PAGE 10

2 settings. Research on teachers' beliefs suggests that teachers develop their beliefs long before they enter teacher preparation programs (Lortie, 1975; Pajares, 1996; Richardson, 1996). Additionally, many research studies have recognized that teachers develop many of their deep-seated beliefs about teaching during their own formal education experiences (Lortie, 1975; Richardson, 1996). Lortie (1975) referred to this belief development experience as an "apprenticeship of observation." Research on teachers' beliefs has also demonstrated that beliefs are very difficuU to change or modify, particularly when teachers have held these beliefs for a long period of time (Abelson, 1979; Clark, 1988; Munby, 1982; Nespor, 1987; Nisbett &. Ross, 1980; Pajares, 1992; Posner, Strike, Hewson, & Gertzog, 1982; Rokeach, 1968). Many of the beliefs teachers develop during the so-called apprenticeship of observation are carried forward unchanged into teacher preparation programs. Although understanding teachers' beliefs is critical to the study of teachers' practices, very little is known about them. This is particularly true for teachers working with young children in segregated and inclusive educational settings (Carta, 1994; Charlesworth, Hart, Burts, & Hernandez, 1991; Charlesworth, Hart, Burts, Thomasson et al., 1993; File, 1994; Lieber et al., 1998; Hatch & Freeman, 1988; Isenberg, 1990; Spodek, 1988). The systematic study of teachers' beliefs is likely to yield tremendous insight into the causes of teachers' behavior and practice, which may help teacher educators to change classroom dynamics or develop appropriate preservice teacher training programs. Purpose of the Study The purpose of this study was to evaluate preservice teachers' beliefs about developmental ly appropriate practices and behavioral techniques and practices.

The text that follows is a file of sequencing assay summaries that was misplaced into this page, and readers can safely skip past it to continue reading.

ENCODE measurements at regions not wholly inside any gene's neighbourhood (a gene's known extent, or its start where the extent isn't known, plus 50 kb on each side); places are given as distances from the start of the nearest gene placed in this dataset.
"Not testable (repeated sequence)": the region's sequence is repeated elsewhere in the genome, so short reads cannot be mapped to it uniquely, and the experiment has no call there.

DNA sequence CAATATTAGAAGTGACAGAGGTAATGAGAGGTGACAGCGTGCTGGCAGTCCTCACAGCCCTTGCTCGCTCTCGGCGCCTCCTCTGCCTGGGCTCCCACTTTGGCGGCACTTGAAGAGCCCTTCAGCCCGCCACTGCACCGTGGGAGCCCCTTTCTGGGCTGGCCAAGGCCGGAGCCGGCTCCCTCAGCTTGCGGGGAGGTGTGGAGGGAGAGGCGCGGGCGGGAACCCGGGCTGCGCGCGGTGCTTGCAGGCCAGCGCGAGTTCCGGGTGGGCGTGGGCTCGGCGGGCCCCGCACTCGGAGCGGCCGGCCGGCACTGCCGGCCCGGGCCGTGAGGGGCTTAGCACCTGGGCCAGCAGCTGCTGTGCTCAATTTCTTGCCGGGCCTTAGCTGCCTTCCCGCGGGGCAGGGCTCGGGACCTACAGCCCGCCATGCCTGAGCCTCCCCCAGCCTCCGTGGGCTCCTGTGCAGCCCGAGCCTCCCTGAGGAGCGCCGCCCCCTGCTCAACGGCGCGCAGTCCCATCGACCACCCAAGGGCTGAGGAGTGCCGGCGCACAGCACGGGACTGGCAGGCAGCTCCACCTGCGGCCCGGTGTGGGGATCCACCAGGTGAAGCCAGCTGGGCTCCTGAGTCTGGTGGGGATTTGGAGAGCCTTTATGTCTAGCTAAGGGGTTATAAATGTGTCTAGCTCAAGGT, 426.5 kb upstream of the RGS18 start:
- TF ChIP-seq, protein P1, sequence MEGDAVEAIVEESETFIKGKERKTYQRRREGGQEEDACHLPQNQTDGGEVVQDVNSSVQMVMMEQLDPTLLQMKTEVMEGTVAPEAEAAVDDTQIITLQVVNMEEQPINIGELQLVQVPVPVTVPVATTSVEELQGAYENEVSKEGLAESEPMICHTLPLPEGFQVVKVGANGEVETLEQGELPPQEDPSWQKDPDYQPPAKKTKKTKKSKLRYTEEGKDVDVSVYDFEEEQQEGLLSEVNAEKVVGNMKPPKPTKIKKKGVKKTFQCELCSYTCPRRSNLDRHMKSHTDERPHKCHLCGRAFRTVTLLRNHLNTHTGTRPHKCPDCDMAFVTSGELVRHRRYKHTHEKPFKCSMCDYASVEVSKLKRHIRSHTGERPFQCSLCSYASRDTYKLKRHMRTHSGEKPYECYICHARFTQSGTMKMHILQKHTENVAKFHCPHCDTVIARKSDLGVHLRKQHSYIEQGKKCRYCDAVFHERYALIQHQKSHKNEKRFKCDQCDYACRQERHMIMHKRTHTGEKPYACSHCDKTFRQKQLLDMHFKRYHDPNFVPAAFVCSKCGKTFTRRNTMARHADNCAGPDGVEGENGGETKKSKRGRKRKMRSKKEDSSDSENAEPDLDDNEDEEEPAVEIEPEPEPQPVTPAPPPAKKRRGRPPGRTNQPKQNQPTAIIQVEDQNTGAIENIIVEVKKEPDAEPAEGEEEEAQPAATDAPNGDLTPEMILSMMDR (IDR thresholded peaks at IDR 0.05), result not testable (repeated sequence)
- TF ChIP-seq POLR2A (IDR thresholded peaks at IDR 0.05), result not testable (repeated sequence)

PAGE 11